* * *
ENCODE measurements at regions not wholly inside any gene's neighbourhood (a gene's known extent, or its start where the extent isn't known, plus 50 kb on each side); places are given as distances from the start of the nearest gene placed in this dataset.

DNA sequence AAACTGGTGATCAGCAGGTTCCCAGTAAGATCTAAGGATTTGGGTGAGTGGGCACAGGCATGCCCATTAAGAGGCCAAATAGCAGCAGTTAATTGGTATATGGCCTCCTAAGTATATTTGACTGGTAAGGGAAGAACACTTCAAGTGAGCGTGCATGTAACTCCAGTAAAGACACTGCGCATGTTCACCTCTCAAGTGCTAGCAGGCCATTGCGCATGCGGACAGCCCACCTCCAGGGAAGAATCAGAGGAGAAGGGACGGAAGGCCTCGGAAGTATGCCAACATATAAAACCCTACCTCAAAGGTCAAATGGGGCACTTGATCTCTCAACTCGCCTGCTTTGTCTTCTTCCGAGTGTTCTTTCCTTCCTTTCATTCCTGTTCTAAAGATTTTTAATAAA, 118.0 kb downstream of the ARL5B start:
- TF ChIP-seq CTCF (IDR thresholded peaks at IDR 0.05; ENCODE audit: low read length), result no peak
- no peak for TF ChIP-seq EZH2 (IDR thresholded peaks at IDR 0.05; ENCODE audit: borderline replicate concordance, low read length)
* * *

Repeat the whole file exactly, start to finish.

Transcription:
ENCODE measurements at regions not wholly inside any gene's neighbourhood (a gene's known extent, or its start where the extent isn't known, plus 50 kb on each side); places are given as distances from the start of the nearest gene placed in this dataset.

DNA sequence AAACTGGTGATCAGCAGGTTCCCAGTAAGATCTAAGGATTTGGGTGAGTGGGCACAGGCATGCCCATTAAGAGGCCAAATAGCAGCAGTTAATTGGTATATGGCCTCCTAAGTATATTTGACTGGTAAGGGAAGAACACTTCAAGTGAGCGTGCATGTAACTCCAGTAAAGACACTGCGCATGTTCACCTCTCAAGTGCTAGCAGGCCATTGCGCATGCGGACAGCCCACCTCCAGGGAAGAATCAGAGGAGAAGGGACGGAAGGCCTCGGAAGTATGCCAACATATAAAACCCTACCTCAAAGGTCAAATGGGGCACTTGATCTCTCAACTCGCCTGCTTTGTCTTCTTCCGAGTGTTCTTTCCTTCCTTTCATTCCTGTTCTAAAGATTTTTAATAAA, 118.0 kb downstream of the ARL5B start:
- TF ChIP-seq CTCF (IDR thresholded peaks at IDR 0.05; ENCODE audit: low read length), result no peak
- no peak for TF ChIP-seq EZH2 (IDR thresholded peaks at IDR 0.05; ENCODE audit: borderline replicate concordance, low read length)